Cumberland, Perry Cos hit by straightline winds & microbursts, while NEPA hit by tornado
The National Weather Service and PEMA were surveying extensive storm damage in Cumberland County after storms hit the region Tuesday.
The National Weather Service and Pennsylvania Emergency Management say it was a wet microburst and straight line winds that were to blame for the damage.
Here is the statement from the National Weather Service:
Public Information Statement
National Weather Service State College PA
411 PM EDT Wed May 16 2018
...STRAIGHT LINE WIND DAMAGE CONFIRMED IN CUMBERLAND AND PERRY COUNTIES...
Damage survey teams examined storm damage in Cumberland and Perry Counties today.
In Cumberland County:
Damage across the eastern end of the county was surveyed. Much of the highest impacted area was along Route 34 from Mount Holly Springs to near Carlisle, and eastward along Route 174 east of Mount Holly Springs.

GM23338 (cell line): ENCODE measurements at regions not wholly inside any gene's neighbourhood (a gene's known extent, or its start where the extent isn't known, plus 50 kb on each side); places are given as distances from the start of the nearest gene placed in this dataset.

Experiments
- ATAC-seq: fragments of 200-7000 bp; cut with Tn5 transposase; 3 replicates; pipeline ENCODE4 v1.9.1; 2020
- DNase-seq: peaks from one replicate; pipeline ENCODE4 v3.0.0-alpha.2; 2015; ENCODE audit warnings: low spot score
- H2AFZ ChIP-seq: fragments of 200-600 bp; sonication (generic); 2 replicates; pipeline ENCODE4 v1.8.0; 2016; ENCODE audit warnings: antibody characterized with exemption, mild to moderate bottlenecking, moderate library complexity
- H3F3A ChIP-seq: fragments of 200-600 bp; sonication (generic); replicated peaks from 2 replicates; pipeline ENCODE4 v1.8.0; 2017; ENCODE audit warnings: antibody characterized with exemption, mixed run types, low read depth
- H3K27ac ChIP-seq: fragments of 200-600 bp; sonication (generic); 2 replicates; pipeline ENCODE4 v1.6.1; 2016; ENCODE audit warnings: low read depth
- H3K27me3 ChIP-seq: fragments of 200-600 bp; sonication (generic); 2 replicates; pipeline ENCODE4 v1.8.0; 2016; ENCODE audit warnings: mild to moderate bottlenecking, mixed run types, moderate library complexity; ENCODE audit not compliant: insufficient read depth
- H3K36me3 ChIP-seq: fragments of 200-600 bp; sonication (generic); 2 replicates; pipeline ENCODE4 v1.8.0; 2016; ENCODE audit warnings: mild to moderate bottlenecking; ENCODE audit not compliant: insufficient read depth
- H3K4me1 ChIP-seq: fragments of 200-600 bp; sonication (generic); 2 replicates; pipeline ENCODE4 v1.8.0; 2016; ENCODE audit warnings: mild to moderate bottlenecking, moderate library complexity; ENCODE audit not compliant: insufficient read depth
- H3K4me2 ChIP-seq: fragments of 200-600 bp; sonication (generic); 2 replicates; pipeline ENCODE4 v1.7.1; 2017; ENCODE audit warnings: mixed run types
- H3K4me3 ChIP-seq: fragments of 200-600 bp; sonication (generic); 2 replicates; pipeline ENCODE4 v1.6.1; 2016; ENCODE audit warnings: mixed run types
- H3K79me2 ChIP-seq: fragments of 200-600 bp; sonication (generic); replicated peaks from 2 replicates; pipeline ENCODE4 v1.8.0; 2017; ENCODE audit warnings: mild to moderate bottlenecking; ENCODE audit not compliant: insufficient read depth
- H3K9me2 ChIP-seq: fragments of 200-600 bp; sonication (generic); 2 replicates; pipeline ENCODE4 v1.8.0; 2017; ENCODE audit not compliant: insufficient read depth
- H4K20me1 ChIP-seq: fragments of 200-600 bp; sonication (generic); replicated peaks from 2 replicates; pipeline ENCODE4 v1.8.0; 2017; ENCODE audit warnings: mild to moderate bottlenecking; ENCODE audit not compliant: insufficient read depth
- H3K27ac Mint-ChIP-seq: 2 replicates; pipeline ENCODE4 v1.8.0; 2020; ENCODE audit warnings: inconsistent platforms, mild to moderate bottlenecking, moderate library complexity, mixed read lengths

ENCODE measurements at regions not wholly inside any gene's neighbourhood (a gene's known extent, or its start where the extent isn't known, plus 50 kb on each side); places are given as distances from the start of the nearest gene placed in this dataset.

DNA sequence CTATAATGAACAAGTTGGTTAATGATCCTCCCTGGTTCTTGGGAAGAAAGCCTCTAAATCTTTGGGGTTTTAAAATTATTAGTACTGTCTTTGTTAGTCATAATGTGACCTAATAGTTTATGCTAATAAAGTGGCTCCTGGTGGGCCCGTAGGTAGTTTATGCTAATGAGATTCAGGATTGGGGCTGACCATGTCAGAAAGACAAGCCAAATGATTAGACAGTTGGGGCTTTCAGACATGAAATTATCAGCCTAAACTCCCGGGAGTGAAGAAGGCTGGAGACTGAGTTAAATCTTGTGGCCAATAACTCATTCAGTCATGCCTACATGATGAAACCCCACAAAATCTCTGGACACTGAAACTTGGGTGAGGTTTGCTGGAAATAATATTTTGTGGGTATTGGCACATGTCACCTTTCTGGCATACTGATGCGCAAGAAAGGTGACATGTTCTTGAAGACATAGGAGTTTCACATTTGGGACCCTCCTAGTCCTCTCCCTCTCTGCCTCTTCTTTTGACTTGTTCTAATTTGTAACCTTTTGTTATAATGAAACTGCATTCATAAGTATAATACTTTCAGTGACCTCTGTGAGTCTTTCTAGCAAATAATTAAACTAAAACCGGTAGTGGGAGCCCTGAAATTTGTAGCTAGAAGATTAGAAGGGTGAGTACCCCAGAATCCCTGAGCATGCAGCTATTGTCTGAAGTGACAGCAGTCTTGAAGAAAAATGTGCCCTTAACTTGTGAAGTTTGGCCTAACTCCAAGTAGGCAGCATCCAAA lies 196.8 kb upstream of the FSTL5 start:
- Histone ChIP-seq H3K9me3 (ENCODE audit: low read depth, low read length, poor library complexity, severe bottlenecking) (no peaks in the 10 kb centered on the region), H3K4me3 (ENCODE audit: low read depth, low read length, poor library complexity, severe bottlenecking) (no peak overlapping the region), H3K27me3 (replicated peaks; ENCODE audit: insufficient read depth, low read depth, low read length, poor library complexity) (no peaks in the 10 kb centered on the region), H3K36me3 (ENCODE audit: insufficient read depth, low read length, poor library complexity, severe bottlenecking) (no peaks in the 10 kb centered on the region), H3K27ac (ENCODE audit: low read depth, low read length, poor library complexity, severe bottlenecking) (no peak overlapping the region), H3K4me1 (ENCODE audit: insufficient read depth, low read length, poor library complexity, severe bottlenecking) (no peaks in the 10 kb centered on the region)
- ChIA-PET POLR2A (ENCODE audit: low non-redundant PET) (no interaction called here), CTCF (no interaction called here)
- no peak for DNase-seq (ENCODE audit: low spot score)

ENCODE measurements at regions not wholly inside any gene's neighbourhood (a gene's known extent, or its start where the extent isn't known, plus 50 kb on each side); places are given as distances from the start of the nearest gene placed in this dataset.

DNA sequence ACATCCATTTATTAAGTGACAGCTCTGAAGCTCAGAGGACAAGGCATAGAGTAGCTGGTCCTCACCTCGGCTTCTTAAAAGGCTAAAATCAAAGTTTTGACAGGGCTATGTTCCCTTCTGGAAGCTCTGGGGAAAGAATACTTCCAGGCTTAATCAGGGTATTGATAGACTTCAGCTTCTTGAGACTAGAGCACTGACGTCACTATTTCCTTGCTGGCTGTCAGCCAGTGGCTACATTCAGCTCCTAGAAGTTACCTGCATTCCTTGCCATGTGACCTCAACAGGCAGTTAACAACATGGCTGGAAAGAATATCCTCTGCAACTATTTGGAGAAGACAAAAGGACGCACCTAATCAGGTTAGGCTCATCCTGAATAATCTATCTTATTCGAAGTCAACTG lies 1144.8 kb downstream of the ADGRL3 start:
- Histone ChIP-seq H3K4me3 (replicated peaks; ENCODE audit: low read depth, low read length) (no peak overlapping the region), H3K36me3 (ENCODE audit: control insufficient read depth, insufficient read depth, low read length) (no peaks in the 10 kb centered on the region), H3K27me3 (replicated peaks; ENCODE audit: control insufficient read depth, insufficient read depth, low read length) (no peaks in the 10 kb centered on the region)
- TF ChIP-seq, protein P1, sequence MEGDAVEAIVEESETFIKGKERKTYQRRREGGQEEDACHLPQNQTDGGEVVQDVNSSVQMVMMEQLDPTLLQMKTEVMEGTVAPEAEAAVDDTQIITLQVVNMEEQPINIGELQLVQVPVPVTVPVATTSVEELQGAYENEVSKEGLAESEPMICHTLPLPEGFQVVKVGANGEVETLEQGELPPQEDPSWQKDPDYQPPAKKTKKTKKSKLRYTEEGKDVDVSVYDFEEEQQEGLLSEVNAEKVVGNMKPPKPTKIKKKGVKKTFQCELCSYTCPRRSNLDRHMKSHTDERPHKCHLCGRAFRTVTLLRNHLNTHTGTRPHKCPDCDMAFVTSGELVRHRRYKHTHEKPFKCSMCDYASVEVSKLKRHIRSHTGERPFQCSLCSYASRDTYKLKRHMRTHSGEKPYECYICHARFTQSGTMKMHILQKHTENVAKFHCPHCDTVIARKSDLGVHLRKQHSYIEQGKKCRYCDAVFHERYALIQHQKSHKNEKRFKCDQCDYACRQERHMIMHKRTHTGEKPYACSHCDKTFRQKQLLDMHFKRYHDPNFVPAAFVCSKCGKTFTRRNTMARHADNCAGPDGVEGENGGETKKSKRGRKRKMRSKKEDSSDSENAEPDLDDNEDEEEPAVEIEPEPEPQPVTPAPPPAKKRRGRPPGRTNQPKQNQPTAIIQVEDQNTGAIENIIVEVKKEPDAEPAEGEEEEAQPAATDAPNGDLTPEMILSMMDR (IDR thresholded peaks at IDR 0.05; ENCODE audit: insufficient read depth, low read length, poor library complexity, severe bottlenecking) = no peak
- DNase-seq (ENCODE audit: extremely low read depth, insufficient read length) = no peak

Here, there were between 100 and 200 trees either snapped or uprooted, but the pattern of damage indicated straight line winds, estimated at 65 to 75 mph. Several homes were damaged from falling trees, and several barns had roof damage. Damage occurred approximately between 415 and 420 pm.
One area of concentrated damage was east of Route 34 along Zion Road. Here, a wet microburst toppled over 30 very large trees, and winds were estimated between 85 and 95 mph.
In Perry County:
Emergency Management explored damage in the Marysville area. Here, straight line wind damage was found, with some pockets of damage indicating a small microburst along Valley Road. Again, most of the damage was confined to snapped and uprooted trees.
Maximum winds were estimated between 75 and 85 mph.
The National Weather Service Binghamton has confirmed Wednesday that an EF1 tornado touched down in Cannan Township Tuesday.
A trailer was captured flipped upside down in Wayne County.
The National Weather Service is surveying damage in the area of the confirmed tornado touch down.
The National Weather Service are also surveying Montour and Columbia counties.
They did not find any tornado damage and have determined it to be all straight line wind damage.
The hardest hit was in Orangeville where several hundred trees were downed in a broad area.
NWS says estimated winds in Montour and Columbia counties were around 70 to 90 MPH.